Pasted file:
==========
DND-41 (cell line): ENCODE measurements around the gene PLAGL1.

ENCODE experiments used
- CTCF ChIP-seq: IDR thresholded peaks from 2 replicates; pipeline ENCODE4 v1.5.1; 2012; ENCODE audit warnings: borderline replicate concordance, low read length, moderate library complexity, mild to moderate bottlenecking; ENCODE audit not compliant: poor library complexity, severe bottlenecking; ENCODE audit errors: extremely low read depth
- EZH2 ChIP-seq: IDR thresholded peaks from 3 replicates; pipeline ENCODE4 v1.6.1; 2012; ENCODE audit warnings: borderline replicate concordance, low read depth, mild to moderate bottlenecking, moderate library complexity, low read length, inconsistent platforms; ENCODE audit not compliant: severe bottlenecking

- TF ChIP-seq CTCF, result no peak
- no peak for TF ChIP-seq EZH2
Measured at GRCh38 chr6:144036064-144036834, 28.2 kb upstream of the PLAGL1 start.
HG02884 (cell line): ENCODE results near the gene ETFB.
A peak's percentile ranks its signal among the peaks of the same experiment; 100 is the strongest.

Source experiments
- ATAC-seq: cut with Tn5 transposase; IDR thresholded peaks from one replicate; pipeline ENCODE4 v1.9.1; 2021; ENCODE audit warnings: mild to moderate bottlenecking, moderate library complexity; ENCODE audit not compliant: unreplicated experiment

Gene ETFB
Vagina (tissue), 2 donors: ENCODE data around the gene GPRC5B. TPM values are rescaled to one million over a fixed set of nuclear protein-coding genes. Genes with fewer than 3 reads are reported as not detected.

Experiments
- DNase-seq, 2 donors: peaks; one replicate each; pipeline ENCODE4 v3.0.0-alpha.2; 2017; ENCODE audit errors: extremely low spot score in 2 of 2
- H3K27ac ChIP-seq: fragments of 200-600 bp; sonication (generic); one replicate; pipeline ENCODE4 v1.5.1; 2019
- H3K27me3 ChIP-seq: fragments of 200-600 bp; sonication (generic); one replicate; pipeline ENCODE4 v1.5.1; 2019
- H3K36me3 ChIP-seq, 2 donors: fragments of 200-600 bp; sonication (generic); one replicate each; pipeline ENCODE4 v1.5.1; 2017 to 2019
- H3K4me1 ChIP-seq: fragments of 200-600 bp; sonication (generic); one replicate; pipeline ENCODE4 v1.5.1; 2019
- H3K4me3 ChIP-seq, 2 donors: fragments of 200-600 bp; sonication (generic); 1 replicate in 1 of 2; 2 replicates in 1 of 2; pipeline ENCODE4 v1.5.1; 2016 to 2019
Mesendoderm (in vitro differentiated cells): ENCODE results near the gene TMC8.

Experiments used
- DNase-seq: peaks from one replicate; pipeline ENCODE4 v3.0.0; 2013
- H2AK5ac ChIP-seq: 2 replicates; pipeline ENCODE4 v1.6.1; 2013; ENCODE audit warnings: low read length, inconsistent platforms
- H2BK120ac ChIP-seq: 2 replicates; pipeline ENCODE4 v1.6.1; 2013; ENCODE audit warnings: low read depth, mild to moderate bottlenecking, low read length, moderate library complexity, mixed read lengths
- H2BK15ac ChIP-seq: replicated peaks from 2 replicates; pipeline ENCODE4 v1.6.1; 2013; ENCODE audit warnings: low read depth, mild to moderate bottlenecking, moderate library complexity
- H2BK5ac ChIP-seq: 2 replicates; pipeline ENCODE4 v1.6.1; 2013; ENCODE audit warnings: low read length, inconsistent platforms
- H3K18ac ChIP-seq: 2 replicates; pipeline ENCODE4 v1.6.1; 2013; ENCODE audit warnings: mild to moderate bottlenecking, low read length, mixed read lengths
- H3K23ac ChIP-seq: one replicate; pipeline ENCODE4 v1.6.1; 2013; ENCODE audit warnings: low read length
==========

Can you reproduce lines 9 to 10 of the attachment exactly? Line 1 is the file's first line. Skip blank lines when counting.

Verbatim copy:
A peak's percentile ranks its signal among the peaks of the same experiment; 100 is the strongest.

Source experiments